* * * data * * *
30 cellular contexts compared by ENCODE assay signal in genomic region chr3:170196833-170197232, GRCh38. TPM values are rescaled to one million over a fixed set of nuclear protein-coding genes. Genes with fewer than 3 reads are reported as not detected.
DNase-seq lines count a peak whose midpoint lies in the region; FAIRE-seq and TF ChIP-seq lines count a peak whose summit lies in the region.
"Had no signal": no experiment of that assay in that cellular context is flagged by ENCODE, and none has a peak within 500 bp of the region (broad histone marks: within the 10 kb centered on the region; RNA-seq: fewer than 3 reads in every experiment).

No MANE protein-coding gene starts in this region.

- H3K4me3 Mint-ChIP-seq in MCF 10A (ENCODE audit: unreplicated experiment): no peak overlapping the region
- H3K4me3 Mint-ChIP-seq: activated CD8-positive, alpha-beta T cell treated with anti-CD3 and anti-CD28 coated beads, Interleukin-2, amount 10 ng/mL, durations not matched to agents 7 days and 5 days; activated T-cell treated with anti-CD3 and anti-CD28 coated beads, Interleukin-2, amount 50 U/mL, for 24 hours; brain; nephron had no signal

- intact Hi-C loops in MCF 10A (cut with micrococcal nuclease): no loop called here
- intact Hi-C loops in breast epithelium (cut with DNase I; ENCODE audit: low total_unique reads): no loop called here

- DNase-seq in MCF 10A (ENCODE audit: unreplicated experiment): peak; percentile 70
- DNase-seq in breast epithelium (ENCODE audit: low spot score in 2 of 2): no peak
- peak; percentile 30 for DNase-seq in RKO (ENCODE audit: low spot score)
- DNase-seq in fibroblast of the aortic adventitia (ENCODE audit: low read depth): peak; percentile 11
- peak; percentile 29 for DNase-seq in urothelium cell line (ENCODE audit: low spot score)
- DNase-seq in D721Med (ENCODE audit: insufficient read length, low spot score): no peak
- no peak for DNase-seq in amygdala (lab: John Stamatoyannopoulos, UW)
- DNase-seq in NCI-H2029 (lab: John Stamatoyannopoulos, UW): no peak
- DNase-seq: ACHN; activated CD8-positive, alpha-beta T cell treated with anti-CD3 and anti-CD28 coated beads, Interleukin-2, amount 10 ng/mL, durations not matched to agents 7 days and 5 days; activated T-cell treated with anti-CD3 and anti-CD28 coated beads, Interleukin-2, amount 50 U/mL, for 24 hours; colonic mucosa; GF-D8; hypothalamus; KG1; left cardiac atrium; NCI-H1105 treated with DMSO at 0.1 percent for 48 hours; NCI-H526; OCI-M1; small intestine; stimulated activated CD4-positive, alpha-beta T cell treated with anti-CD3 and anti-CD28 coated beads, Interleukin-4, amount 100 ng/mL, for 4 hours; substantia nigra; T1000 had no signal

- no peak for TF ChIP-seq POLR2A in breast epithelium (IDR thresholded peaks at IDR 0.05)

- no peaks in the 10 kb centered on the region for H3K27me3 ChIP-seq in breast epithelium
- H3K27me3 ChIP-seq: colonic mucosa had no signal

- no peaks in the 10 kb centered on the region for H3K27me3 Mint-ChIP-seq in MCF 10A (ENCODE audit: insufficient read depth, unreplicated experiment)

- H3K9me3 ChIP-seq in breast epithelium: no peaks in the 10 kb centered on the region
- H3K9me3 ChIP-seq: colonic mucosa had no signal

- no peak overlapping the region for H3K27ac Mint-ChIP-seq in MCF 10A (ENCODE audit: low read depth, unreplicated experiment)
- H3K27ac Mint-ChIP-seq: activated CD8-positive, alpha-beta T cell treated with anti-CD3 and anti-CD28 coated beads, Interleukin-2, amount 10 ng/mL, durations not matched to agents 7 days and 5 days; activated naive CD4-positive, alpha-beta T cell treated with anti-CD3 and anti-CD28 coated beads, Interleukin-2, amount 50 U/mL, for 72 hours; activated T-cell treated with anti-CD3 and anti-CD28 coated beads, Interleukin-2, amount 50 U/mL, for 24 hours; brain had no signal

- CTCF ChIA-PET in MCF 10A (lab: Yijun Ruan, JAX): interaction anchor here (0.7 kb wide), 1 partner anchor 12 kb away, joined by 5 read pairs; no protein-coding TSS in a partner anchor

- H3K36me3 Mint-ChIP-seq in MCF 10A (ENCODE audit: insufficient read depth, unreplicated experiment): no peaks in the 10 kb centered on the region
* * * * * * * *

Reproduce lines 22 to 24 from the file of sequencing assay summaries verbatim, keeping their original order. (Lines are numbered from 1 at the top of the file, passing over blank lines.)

- H3K9me3 ChIP-seq in breast epithelium: no peaks in the 10 kb centered on the region
- H3K9me3 ChIP-seq: colonic mucosa had no signal

- no peak overlapping the region for H3K27ac Mint-ChIP-seq in MCF 10A (ENCODE audit: low read depth, unreplicated experiment)